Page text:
I keep two calendars… a master at home and an abbreviated one in my purse… and use lots of post-it notes, but sometimes it just doesn't help. I am getting used to returning inappropriate merchandise like the light bulbs or the garden lights timer… that kind of thing. But most of all, I try to get my friends used to the fact that I struggle with the calendar, although I notice that they just don't understand. Their assumption is that chemo brain, like chemo treatments, should be over by now (two years out). I certainly wish that was the case!

REPLY
@elizm

@cfacarol
This particular study sought to find inflammation as a mediator of low estrogens and cognitive changes, and notes that there is no empirical evidence for that. However, throughout the article, it notes that their search found numerous studies demonstrating that chronic low E2 levels are associated with cognitive impairments in both human and animal studies.

Jump to this post

Thanks, you are correct. The study specifically addressed inflammation. It still seems that in the studies that were cited, the link between estrogen loss and diminished cognitive function was was not all that strong, and many of the studies were in animals. Have you seen anything that specifically links AI use and cognitive function?

REPLY

@cfacarol
Here's another article: "Chemobrain: How It Happens, and Perhaps How It Can Be Stopped" — https://www.medscape.com/viewarticle/909047

and another, "What is the Best Approach to Managing Chemobrain" — https://www.medscape.com/viewarticle/899651

REPLY
@colleenyoung

Brain fog, also called chemo brain, most certainly is real. Here's an article from Mayo Clinic with tips on how to manage it:
https://www.mayoclinic.org/diseases-conditions/chemo-brain/symptoms-causes/syc-20351060
But I'd like to gather your tips of dealing with brain fog. What do you find is the biggest challenge with brain fog? How do you overcome or adapt to this challenge?

Jump to this post

@colleenyoung Hi Colleen. I believe your hyperlink to the article was incorrect; it brings me right back to this discussion thread. If you have the location of that article handy, I would really appreciate your re-posting the link. My MIL is experiencing the symptoms described in this discussion thread and we could really use the help. Thank you!!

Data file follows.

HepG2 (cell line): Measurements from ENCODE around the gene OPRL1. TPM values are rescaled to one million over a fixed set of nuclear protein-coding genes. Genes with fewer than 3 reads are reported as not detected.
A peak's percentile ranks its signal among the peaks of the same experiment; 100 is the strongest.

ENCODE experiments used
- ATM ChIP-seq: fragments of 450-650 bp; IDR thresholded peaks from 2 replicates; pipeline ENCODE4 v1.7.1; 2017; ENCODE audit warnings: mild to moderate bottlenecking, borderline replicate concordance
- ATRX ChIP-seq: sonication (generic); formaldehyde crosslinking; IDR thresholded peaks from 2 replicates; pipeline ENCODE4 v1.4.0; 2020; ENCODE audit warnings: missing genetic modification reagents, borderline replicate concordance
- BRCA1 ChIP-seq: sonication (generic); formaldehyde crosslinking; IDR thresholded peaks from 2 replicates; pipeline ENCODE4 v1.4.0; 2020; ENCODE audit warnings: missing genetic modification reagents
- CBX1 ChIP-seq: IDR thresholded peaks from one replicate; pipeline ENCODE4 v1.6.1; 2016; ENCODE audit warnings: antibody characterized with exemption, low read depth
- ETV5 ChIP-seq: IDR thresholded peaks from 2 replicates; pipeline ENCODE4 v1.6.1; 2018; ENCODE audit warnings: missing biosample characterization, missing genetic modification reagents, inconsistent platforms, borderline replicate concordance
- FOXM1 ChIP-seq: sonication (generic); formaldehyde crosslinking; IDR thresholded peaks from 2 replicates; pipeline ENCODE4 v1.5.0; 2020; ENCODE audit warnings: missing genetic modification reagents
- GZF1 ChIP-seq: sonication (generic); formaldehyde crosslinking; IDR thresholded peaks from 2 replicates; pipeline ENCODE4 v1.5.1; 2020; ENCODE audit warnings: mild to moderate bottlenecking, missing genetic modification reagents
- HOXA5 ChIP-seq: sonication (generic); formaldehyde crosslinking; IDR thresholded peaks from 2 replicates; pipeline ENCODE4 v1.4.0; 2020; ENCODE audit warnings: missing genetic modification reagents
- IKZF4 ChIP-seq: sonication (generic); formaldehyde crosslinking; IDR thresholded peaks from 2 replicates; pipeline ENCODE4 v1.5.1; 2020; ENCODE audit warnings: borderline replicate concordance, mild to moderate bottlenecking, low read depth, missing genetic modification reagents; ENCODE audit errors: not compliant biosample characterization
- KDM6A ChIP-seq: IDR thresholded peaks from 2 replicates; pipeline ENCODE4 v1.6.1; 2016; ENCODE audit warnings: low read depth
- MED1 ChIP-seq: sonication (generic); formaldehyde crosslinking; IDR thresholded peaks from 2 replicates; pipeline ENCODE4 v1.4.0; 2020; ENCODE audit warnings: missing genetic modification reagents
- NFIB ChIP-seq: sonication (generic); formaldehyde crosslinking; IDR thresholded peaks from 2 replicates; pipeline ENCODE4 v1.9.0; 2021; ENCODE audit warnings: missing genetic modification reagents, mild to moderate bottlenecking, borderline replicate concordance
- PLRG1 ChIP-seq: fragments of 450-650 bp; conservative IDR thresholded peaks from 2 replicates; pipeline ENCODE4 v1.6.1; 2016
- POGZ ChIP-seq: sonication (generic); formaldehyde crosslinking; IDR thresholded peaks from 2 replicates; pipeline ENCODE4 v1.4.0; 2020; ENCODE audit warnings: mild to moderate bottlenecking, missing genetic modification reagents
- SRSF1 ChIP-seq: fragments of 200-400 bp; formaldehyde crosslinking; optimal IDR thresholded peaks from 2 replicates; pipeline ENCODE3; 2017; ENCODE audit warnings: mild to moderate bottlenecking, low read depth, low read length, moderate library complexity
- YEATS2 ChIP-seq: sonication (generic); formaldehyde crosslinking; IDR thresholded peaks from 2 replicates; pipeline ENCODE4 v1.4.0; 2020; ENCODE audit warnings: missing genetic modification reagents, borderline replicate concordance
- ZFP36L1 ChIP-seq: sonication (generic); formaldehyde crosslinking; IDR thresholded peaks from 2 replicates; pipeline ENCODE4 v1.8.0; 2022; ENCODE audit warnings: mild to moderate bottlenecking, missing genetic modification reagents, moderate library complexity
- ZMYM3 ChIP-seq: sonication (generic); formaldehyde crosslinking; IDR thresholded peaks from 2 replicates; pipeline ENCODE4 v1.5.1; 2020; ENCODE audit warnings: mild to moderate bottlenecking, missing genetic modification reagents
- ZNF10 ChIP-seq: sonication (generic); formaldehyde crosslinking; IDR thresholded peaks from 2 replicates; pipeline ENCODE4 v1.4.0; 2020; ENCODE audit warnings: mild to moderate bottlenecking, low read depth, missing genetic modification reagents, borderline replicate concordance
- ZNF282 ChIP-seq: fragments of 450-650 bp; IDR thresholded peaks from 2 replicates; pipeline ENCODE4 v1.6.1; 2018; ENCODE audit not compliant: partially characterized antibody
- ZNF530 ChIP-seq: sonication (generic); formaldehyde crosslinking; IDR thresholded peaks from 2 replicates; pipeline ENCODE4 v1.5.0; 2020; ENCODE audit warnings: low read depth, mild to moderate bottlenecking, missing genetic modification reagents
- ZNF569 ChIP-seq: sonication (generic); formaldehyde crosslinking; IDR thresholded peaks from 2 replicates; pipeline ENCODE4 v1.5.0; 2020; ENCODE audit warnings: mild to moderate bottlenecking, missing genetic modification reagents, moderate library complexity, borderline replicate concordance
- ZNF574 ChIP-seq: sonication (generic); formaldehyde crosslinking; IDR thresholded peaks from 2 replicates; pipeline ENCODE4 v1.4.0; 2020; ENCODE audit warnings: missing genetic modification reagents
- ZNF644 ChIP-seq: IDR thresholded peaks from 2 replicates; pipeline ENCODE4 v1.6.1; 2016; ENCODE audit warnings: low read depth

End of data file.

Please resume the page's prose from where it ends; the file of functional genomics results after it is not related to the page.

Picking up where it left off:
REPLY

Prior to all the cancer treatments, I considered myself intelligent and organized. I still think I am intelligent, it is just harder to do same task that use to be easy. When I started having cognitive problems, I was not sure what was causing. Was it chemo, other meds, aging, stress, lack of sleep, etc…

When you are dealing with cancer and then add the inability to function mental as you use to, it is very frustrating !

First, talk to you oncologist about. Some side effects of cancer treatment we have to learn to live with, but let dr know about your side effects.

I have to accept it as another side effect of treatment (like fatigue) . I just need to modify my like life to accommodate these changes.

Here are a few of the challenges of brain fog I am dealing with and how I am trying to adjust to them.

• Some tasks seem overwhelming. I must divide task into smaller task that I can finish in 15-30 minutes.

• Problems with concentration. I no longer try to multitask. I need to concentrate on one thing at time. If I have divided task into smaller task, then it is easier to concentrate on task for that shorter time.

• Communication. I find myself having troubles getting my thoughts into the correct words. This is most obvious in verbal concentration. I have problems finding correct word and even pronouncing some words. The only thing I have found to help is to slow down.

• Memory. Like others have mentioned I rely heavily on lists. I already used lists to keep track of To Dos, but now I have to write down even little tasks and write them down immediately. You need to find a system that works for you. Before retirement I was a project manager. I just need to apply some of the principles of project management to my personal life. There is satisfaction when I complete something and can check off the To Do list.

Laurie

REPLY
@davidsalchow

@colleenyoung Hi Colleen. I believe your hyperlink to the article was incorrect; it brings me right back to this discussion thread. If you have the location of that article handy, I would really appreciate your re-posting the link. My MIL is experiencing the symptoms described in this discussion thread and we could really use the help. Thank you!!

Jump to this post

Oh dear, @davidsalchow, you're quite right. I did simply link back to the discussion. I guess that's one sly way to keep people in the conversation, right? Here's the article from Mayo Clinic with tips on how to manage it:
https://www.mayoclinic.org/diseases-conditions/chemo-brain/symptoms-causes/syc-20351060
David, what is your interest or experience with chemo brain/brain fog?

REPLY
Please login or register to post a reply.